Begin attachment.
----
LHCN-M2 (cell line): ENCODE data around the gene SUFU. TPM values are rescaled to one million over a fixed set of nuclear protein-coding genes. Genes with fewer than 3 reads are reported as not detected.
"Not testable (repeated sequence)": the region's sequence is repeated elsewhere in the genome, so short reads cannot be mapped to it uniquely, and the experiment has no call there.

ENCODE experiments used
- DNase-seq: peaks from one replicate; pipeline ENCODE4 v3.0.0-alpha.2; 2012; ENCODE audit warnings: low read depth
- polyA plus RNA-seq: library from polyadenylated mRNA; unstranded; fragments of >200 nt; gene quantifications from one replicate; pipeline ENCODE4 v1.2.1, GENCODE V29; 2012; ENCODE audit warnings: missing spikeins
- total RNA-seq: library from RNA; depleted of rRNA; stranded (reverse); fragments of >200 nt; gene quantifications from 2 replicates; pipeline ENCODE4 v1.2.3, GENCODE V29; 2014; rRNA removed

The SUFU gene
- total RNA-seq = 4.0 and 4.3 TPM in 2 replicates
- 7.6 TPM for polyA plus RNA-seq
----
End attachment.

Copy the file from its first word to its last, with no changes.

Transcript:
LHCN-M2 (cell line): ENCODE data around the gene SUFU. TPM values are rescaled to one million over a fixed set of nuclear protein-coding genes. Genes with fewer than 3 reads are reported as not detected.
"Not testable (repeated sequence)": the region's sequence is repeated elsewhere in the genome, so short reads cannot be mapped to it uniquely, and the experiment has no call there.

ENCODE experiments used
- DNase-seq: peaks from one replicate; pipeline ENCODE4 v3.0.0-alpha.2; 2012; ENCODE audit warnings: low read depth
- polyA plus RNA-seq: library from polyadenylated mRNA; unstranded; fragments of >200 nt; gene quantifications from one replicate; pipeline ENCODE4 v1.2.1, GENCODE V29; 2012; ENCODE audit warnings: missing spikeins
- total RNA-seq: library from RNA; depleted of rRNA; stranded (reverse); fragments of >200 nt; gene quantifications from 2 replicates; pipeline ENCODE4 v1.2.3, GENCODE V29; 2014; rRNA removed

The SUFU gene
- total RNA-seq = 4.0 and 4.3 TPM in 2 replicates
- 7.6 TPM for polyA plus RNA-seq